Wednesday, 15 January 2014
If there is one thing Britons are proud of, and one thing that seems to encapsulate "the British way of life" it is the ability to form a queue. If I had a pound for each time someone (usually a recently arrived expat) told me "The Germans have never learned to queue", I'd be very rich indeed. It's also something every foreigner feels obliged to admire.
In fact, it isn't just the Germans who don't form an orderly queue. Europeans tend not to. Or have you ever seen a queue in Italy -or, say Finland? No. The now defunct Soviet Union would be the only other queuing contestant.
And that's what queuing smacks of to me - deprivation, wartime, rationing, dark times. Queuing says. "I know my place, I am a number and I know it." It says: "I'll do as I'm told. I'm obedient and subservient, I don't make a fuss even if I have to stand in the rain for hours."
Harsh words, I know, for such a beloved institution. But I've always found it quite off-putting. When I first lived in Oxford, I took photos of the endless snaking bus queues that would merge into the next bus queue... of people standing there - motionless, patient, obedient. I found it unnatural and a source of mirth.
Also - not forming a queue does not mean other nations just push and shove their way to the front, elbowing and if necessary head-butting others aside. Not so. When you look closely, queues are mostly a waste of space, and it is much more economical to form small gathering (say in a shop). People have a good eye for judging when they arrived and who came after them. There is no free-for-all. Quite the contrary, it often makes for polite exchanges "Were you before or after me?- No please, go ahead , I've got time." Or there are enquiries whether it's possible to go first - and so on. This is a very Continental type of small talk which contrary to British expectations isn't at all aggressive or anarchic.
It's how social life generally works in my books, by consensus and negotiation -not via a rigid, pre-ordained structure which is sacrosant. I was therefore pleased to see that in London - probably through lack of space - the endless snaky bus queues don't seem to exist anymore. People also negotiate access more freely. Progress indeed - at least that's how I see it
Thursday, 12 December 2013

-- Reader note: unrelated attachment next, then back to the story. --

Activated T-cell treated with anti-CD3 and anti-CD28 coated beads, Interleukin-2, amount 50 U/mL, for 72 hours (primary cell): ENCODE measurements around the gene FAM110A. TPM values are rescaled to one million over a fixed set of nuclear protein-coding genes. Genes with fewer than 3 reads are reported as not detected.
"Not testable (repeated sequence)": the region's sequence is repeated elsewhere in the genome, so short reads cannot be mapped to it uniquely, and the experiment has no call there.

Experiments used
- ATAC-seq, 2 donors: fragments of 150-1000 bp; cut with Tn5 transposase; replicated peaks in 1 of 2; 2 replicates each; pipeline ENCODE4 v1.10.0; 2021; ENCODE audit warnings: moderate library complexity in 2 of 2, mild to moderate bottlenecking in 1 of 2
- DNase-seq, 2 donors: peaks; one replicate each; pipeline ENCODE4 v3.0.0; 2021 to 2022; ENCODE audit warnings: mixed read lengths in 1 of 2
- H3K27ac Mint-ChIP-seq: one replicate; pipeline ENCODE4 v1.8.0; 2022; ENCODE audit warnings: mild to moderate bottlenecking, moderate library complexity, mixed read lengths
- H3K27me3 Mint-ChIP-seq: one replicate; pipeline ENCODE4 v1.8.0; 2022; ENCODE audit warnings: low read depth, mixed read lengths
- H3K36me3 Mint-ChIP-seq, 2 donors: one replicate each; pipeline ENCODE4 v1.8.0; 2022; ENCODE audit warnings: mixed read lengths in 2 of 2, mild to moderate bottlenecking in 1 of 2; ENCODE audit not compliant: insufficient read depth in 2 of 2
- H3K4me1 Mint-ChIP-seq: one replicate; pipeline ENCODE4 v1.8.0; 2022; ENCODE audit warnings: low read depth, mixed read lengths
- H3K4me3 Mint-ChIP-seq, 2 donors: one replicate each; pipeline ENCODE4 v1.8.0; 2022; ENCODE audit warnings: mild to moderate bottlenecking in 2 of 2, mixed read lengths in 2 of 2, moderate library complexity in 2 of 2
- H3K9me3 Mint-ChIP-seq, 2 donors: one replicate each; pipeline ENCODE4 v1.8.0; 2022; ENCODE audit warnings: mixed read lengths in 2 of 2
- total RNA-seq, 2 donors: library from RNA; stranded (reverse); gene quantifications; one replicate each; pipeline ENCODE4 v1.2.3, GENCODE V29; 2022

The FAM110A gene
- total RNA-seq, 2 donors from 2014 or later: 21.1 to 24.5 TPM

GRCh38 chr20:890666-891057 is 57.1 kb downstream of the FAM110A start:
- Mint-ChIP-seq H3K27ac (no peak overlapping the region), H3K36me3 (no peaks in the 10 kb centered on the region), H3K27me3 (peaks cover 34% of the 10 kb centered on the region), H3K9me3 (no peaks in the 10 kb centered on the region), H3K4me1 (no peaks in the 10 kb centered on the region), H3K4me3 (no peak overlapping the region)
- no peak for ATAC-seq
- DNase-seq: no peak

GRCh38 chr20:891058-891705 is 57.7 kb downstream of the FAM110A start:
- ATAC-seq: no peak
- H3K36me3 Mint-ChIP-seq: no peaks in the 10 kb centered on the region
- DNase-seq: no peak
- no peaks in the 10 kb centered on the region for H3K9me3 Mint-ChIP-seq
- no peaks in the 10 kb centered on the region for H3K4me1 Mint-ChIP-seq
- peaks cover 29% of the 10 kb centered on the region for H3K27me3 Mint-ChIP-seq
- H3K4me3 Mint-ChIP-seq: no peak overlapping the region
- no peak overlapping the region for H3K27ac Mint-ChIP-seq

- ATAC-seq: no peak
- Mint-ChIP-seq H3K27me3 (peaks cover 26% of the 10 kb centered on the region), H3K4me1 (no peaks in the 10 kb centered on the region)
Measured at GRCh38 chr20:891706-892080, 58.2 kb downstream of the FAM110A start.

Following the news during the last few weeks, you could certainly be forgiven to think so. Once we'd got used to the fact that sipping "Glu-wein" on one of the many many German Christmas markets now scattered all over the UK ( I believe there's even one in Belfast) is now the thing to do, the next hammer blow was falling. Apparently "Stollen" is now more popular in Britain than the once ubiquitous mince pie. Food for thought, indeed.
Apologies to my Atheist readers but have never heard "stollen" referred to other than "Christ-Stollen". (Stollen on its own meaning a mineshaft.) But is the abbreviated version also an indication of culinary shortcomings? Christstollen is a yeasty sort of cake with plenty of dried fruit and (regionally )a dollop of marzipan in it. At its best it tastes like wonderful Italian panettone, at its worst, it could double up as a self-defense tool.
Plus, I saw a picture of a British Christmas tree. Had the description not included its origin, I would have assumed it was the real continental thing. Tastefully decked out with traditional wooden ornaments (rocking horse, trumpet, drum) and real candles, I was thoroughly perplexed. What about the plastic tree that would open up like an umbrella? What about the multi-coloured fairy lights that blink omnichromatically in 3-second intervals so that your eyesight becomes disturbed? What about the pink fluffy tinsel?
And apparently it's not just the Christmas spirit that makes Britons borrow heavily from their Continental neighbours. An article in The Guardian suggested that on top of those Christmas Markets, The UK could also benefit from a less centralised, more federal governmental structure. You can read the article here
Whatever next I wonder. No more bare legs on January evenings out? Winter coats instead of fleeces? Mixer taps in a bathroom which is no longer carpeted? It's all beginning to sound very scary.....